In order to understand the violence it’s important to acknowledge the coming together of the discourse of violence in the wider media with the development of an identity of ‘other’, or marginalised. The media & state in the N.America and W.Europe increasingly use a set of ‘desensitised’ terms to describe violence, famously Noam Chomsky identified the use of the term ‘collateral damage’ to describe civilian deaths during Operation Desert Storm in 1990, we have further marked examples such as ‘friendly fire’ and ‘blue on blue’. However, it is not these extreme re-labels which are salient in the re-configuration of self, I think that it’s the incidental everyday discourse of violence and marginalisation which is influential.

Let’s start with labels, Americans are divided by a language of labels: I hear ‘African American’, ‘Asian American’, ‘Native American’ and ‘White American’ being used. There are many other labels, but I think that these are the dominant labels. So, everyone gets labelled by their ‘pre-USA origins’ except for White Americans. I know ‘Italian American’, ‘Irish American’ etc are used, but these labels are not as commonly used as ‘White American’. The language sets up a discourse of ‘other’, the permitted and the permitter.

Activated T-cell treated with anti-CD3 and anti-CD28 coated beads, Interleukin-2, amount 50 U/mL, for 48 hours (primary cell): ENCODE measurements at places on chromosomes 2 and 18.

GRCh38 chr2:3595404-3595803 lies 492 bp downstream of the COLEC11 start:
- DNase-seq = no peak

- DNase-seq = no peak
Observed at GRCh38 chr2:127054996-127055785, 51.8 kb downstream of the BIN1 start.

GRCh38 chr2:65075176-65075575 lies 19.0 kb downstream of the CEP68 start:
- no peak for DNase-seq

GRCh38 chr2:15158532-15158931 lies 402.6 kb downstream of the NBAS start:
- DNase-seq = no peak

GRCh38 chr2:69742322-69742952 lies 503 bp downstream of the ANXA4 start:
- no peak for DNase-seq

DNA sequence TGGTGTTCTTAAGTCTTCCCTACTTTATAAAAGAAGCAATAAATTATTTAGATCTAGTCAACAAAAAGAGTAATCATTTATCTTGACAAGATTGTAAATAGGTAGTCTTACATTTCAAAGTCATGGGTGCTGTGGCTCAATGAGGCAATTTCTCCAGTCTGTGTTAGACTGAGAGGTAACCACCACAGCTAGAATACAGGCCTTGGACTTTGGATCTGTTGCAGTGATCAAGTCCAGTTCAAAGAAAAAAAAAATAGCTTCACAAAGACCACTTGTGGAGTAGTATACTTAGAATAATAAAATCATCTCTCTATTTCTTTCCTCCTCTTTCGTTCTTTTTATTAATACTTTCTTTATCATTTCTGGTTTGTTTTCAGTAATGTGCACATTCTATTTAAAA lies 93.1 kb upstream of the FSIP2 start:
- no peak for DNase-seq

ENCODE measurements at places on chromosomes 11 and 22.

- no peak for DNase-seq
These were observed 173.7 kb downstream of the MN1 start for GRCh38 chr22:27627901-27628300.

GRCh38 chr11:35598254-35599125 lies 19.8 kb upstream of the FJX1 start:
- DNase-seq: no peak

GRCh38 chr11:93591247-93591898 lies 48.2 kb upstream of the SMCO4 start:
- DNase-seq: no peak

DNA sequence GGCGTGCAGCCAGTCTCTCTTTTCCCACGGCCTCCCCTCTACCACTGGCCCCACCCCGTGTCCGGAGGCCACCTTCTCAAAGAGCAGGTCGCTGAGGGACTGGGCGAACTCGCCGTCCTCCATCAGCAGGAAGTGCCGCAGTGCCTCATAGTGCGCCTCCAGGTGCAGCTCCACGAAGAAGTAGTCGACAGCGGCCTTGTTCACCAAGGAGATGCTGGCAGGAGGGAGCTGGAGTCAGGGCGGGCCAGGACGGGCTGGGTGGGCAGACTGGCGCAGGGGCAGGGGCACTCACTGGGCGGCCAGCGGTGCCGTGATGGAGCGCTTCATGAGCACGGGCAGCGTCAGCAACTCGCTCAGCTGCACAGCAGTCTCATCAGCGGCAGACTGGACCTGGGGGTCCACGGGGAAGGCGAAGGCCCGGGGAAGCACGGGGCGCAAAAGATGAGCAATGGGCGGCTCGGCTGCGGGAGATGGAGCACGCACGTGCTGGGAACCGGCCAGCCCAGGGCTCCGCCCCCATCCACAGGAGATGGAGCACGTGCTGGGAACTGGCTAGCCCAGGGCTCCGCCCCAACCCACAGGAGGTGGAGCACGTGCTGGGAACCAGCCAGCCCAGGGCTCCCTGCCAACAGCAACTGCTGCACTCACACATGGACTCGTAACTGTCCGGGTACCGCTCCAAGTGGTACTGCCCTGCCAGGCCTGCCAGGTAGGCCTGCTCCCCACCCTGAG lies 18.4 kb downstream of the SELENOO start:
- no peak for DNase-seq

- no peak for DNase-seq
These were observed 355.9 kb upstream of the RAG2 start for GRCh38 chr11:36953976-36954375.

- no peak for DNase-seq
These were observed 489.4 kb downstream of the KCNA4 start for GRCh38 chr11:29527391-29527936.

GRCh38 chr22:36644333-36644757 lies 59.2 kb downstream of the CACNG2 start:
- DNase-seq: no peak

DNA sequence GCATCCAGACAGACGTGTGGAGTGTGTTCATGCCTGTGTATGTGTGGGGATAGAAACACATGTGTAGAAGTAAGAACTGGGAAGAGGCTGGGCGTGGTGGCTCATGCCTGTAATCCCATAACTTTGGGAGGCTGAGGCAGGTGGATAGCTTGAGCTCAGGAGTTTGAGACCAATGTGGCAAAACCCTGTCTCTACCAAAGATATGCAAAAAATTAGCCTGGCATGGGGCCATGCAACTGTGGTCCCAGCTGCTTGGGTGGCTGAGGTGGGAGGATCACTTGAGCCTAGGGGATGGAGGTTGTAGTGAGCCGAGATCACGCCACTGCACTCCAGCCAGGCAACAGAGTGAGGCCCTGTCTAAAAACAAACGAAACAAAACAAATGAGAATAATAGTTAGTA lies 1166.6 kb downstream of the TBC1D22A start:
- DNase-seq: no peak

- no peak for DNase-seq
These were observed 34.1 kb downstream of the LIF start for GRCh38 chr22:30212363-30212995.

Then look at the discourse of violence surrounding the Middle East – apparently, we are told, Israel is ‘defending itself’, whilst Hamas are ‘terrorists’. The media also tells us that Isis are ‘butchers’, and the Govt of Iraq is ‘legitimate’, Iran is a ‘theocracy’, and any national Govt that the west don’t like is a ‘regime’. I could go on.

From Wikipedia:

In a study of BBC television news coverage, the Glasgow Media Group documented differences in the language used by journalists for Israelis and Palestinians. The study found that terms such as “atrocity,” “brutal murder,” “mass murder,” “savage cold blooded killing,” “lynching” and “slaughter” were used describe the death of Israelis but not for the death of Palestinians. The word “terrorist” was often used to describe Palestinians. However, in reports of an Israeli group attempting to bomb a Palestinian school members of the Israeli group were referred to as “extremists” or “vigilantes” but not as “terrorists.”[4]

Greg Philo & Mike Berry – Bad News from Israel

I think that we can further understand the riots in Ferguson by understanding the experience of violence suffered in everyday life by those marginalised, in conjunction with the formation of their identity in a linguistic environment which neutralises the violent actions of the state whilst routinely labelling the actions of those external to the state in emotive, negative and aggressive terms. In such a situation the self develops as an externalised other for whom violence may become an acceptable form of self expression, as best modeled by those we are told to respect.

I could add to this post a section on Neuro-linguistic Programming, and a section on mirror neurons, but I think it’s long enough already !

 

 

 

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About danieltrump

breathing and sensing human. Learning to observe, learning to write, exploring ideas and thinking. www.danieltrump.wordpress.com